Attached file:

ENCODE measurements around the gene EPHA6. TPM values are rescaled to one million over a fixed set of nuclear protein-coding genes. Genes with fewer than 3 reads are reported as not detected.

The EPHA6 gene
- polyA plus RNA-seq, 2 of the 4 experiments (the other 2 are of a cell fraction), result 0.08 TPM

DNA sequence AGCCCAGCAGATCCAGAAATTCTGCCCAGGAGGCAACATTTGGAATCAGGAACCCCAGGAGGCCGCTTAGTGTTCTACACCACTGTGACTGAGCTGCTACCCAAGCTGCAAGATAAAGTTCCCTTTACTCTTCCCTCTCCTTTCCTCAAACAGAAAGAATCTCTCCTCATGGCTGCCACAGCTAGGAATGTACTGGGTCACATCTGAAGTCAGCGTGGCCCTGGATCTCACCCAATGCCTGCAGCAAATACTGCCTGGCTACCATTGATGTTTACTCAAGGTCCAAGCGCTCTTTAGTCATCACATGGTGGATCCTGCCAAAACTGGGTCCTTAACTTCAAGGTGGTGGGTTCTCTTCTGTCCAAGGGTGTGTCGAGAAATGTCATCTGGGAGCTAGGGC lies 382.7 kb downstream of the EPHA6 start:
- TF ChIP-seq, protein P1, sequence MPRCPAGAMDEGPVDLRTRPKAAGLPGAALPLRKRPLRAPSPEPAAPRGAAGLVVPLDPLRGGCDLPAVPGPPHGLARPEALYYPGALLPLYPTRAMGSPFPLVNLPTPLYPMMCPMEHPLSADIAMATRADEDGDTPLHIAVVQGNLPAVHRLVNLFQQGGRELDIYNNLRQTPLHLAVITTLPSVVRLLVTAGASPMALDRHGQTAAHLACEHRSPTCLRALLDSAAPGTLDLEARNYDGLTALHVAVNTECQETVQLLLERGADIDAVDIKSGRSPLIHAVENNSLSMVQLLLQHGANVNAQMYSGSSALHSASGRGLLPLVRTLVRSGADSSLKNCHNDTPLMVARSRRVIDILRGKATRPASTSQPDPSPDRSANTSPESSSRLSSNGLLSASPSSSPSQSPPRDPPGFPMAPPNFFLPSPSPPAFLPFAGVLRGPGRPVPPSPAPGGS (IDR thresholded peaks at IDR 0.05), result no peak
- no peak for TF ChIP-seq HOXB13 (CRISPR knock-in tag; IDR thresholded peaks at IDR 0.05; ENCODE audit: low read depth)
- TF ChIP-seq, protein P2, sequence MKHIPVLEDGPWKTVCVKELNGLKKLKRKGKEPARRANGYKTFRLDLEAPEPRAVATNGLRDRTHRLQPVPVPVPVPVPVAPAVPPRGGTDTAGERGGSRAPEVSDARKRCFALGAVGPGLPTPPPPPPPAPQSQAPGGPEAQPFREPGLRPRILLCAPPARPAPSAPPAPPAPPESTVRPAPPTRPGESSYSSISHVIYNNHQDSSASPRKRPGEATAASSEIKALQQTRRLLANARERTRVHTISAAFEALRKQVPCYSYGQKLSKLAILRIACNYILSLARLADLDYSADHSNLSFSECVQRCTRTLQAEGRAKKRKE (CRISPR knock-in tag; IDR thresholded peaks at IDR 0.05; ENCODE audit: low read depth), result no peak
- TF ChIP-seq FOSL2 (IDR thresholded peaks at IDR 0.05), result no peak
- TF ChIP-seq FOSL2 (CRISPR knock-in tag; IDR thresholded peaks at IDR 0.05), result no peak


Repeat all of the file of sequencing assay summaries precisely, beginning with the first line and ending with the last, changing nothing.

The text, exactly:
ENCODE measurements around the gene EPHA6. TPM values are rescaled to one million over a fixed set of nuclear protein-coding genes. Genes with fewer than 3 reads are reported as not detected.

The EPHA6 gene
- polyA plus RNA-seq, 2 of the 4 experiments (the other 2 are of a cell fraction), result 0.08 TPM

DNA sequence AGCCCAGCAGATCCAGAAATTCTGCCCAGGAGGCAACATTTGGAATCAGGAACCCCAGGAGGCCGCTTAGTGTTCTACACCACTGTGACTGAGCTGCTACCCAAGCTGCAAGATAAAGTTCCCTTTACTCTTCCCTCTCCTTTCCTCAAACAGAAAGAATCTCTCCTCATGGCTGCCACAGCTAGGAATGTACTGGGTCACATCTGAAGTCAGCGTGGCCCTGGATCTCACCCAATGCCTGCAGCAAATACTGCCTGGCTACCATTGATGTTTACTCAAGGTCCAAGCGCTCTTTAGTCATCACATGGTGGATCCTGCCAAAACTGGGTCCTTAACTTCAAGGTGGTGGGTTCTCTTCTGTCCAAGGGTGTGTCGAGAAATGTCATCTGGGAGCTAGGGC lies 382.7 kb downstream of the EPHA6 start:
- TF ChIP-seq, protein P1, sequence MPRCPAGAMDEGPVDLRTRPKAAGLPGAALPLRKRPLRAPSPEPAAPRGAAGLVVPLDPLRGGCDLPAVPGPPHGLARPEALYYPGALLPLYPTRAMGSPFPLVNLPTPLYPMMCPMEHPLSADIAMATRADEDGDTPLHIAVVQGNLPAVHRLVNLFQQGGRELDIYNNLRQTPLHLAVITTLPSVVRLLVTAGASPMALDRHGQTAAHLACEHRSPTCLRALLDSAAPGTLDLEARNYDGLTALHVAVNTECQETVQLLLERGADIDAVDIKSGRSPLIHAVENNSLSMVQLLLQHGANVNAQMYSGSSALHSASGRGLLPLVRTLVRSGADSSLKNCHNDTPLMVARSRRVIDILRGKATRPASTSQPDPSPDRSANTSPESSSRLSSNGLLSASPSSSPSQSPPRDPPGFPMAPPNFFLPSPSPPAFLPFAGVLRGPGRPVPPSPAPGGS (IDR thresholded peaks at IDR 0.05), result no peak
- no peak for TF ChIP-seq HOXB13 (CRISPR knock-in tag; IDR thresholded peaks at IDR 0.05; ENCODE audit: low read depth)
- TF ChIP-seq, protein P2, sequence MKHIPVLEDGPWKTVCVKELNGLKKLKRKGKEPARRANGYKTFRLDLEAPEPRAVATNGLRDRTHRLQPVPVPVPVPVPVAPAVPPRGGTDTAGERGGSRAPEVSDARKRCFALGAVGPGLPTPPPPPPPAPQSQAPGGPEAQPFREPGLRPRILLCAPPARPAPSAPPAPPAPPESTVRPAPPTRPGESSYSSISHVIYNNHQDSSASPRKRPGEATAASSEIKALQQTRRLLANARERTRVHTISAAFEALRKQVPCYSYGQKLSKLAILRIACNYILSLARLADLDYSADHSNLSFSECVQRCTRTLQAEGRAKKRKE (CRISPR knock-in tag; IDR thresholded peaks at IDR 0.05; ENCODE audit: low read depth), result no peak
- TF ChIP-seq FOSL2 (IDR thresholded peaks at IDR 0.05), result no peak
- TF ChIP-seq FOSL2 (CRISPR knock-in tag; IDR thresholded peaks at IDR 0.05), result no peak